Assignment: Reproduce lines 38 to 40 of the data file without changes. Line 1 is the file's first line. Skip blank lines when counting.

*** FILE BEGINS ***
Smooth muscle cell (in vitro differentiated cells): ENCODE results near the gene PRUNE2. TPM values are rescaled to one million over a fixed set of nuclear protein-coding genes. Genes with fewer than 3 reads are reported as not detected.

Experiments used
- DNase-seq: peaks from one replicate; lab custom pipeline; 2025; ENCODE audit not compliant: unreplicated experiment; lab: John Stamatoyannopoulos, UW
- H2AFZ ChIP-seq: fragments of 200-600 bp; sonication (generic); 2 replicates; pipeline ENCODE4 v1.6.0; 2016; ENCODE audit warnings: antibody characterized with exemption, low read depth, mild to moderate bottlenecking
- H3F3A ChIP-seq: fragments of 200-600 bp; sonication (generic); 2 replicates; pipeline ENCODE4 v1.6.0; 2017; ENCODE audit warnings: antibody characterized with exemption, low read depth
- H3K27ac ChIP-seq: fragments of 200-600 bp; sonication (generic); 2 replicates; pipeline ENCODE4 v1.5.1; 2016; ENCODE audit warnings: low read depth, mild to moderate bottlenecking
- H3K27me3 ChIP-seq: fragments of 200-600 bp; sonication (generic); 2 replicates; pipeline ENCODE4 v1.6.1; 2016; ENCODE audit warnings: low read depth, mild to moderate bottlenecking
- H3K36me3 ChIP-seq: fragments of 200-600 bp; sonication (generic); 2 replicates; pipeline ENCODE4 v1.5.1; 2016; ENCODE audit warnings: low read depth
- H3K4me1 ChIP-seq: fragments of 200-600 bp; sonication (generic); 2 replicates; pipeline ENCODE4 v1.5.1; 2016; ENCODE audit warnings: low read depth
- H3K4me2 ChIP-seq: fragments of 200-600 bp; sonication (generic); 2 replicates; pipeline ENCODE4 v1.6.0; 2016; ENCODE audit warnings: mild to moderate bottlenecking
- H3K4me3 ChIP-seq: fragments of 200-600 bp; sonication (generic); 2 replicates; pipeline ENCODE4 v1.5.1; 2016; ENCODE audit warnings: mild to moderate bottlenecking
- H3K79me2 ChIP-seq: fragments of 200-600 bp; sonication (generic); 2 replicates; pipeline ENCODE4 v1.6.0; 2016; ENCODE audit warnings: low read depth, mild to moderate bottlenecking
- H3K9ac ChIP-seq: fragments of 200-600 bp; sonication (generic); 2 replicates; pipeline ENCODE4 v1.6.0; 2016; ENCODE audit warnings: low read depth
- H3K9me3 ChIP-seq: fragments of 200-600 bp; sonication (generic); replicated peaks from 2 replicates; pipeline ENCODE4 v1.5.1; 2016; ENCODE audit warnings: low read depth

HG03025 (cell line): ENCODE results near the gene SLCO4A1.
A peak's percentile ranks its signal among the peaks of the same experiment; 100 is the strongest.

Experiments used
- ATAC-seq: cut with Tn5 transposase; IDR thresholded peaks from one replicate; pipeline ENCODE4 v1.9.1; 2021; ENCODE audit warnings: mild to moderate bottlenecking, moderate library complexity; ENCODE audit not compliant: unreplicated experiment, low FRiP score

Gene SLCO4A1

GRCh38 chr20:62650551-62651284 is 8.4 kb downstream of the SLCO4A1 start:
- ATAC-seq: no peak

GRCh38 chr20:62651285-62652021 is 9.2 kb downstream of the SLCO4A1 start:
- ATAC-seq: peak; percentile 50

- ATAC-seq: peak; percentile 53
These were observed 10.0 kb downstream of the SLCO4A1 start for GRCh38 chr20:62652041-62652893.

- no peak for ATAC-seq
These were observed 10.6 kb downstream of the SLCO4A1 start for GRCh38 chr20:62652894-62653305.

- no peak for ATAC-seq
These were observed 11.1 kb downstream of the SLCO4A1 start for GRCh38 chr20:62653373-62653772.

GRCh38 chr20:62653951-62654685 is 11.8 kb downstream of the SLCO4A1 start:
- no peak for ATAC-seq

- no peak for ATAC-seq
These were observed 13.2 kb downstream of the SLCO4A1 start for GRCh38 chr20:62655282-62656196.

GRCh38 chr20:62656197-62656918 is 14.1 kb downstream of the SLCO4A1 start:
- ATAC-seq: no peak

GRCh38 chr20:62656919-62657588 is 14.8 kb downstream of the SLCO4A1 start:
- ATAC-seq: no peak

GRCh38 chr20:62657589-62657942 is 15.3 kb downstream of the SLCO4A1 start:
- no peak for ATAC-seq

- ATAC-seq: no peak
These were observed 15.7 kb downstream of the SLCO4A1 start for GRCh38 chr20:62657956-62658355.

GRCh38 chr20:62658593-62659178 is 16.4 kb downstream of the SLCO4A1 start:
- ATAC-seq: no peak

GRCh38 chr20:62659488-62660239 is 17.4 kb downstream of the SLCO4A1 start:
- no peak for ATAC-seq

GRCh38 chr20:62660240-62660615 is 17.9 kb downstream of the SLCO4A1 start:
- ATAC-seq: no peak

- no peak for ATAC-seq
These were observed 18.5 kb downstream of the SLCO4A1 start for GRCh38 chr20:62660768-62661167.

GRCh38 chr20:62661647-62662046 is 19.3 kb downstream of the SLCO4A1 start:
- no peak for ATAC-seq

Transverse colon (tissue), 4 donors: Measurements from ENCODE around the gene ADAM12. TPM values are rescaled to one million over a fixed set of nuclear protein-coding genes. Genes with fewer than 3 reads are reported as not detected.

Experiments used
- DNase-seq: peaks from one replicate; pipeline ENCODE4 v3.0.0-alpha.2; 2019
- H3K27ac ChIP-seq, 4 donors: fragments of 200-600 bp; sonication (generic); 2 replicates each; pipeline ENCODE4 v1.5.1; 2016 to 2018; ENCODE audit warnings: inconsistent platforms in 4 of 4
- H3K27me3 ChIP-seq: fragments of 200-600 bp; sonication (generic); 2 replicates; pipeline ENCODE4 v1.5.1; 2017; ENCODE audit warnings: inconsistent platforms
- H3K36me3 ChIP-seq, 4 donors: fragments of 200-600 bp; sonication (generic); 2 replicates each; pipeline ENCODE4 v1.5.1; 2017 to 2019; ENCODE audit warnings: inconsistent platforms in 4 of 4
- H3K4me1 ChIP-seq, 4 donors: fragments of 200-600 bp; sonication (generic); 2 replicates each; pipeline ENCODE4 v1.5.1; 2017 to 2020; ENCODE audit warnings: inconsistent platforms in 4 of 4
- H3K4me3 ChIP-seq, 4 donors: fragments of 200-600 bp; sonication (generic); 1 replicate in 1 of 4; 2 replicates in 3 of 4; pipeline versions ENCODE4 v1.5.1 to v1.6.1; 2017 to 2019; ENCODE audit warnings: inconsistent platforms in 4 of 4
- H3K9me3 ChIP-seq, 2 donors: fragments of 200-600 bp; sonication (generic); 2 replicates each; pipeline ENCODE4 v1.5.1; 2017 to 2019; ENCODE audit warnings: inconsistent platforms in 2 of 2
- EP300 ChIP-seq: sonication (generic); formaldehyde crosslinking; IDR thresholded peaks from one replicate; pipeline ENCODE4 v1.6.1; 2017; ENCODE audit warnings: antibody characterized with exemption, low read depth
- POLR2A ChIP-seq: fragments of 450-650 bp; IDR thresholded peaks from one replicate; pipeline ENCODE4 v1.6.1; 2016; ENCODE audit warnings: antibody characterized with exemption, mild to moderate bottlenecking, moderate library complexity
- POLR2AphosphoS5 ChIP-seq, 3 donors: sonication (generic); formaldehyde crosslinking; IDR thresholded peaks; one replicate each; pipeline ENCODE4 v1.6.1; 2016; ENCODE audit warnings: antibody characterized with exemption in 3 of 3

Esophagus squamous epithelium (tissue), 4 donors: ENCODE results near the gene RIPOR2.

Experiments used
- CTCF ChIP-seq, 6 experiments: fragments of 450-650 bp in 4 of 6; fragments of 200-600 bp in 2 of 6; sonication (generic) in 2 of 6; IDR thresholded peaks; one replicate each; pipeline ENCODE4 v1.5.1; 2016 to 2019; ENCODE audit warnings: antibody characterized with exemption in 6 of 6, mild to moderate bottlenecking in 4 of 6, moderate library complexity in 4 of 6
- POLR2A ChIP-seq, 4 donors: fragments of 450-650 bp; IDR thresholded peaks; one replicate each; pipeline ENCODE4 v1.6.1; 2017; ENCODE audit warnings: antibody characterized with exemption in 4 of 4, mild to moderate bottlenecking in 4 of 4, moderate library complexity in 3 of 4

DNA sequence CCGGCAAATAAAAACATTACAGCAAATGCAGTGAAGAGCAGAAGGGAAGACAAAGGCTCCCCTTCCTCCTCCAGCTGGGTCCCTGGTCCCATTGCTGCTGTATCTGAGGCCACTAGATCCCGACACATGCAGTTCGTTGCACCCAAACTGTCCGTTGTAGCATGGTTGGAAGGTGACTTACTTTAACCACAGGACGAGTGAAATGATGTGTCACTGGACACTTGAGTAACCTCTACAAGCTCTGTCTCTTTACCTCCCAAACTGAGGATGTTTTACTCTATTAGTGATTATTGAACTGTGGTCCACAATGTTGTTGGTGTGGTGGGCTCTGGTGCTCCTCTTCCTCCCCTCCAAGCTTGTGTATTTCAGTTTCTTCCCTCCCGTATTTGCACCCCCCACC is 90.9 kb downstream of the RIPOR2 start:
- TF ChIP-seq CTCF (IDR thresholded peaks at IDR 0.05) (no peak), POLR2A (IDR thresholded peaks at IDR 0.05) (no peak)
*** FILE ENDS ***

GRCh38 chr20:62657589-62657942 is 15.3 kb downstream of the SLCO4A1 start:
- no peak for ATAC-seq

- ATAC-seq: no peak